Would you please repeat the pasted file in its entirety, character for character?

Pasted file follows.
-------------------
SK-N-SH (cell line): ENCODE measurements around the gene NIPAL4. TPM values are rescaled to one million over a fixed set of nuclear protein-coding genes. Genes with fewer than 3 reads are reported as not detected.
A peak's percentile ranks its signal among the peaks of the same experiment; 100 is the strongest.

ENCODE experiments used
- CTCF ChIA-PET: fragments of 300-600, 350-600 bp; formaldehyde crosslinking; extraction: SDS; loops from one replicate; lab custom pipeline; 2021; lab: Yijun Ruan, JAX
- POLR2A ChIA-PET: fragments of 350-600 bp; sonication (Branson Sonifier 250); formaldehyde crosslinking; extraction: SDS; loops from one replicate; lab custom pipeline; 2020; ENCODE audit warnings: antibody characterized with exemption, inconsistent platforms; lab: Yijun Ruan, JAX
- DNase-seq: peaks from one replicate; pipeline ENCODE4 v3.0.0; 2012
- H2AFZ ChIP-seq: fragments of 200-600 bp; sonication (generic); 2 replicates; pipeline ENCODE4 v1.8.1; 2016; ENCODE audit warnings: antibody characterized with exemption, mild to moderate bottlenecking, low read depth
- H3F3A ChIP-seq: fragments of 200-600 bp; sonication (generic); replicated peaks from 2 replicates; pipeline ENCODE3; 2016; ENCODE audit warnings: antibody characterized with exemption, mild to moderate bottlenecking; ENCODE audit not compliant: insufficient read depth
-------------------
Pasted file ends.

SK-N-SH (cell line): ENCODE measurements around the gene NIPAL4. TPM values are rescaled to one million over a fixed set of nuclear protein-coding genes. Genes with fewer than 3 reads are reported as not detected.
A peak's percentile ranks its signal among the peaks of the same experiment; 100 is the strongest.

ENCODE experiments used
- CTCF ChIA-PET: fragments of 300-600, 350-600 bp; formaldehyde crosslinking; extraction: SDS; loops from one replicate; lab custom pipeline; 2021; lab: Yijun Ruan, JAX
- POLR2A ChIA-PET: fragments of 350-600 bp; sonication (Branson Sonifier 250); formaldehyde crosslinking; extraction: SDS; loops from one replicate; lab custom pipeline; 2020; ENCODE audit warnings: antibody characterized with exemption, inconsistent platforms; lab: Yijun Ruan, JAX
- DNase-seq: peaks from one replicate; pipeline ENCODE4 v3.0.0; 2012
- H2AFZ ChIP-seq: fragments of 200-600 bp; sonication (generic); 2 replicates; pipeline ENCODE4 v1.8.1; 2016; ENCODE audit warnings: antibody characterized with exemption, mild to moderate bottlenecking, low read depth
- H3F3A ChIP-seq: fragments of 200-600 bp; sonication (generic); replicated peaks from 2 replicates; pipeline ENCODE3; 2016; ENCODE audit warnings: antibody characterized with exemption, mild to moderate bottlenecking; ENCODE audit not compliant: insufficient read depth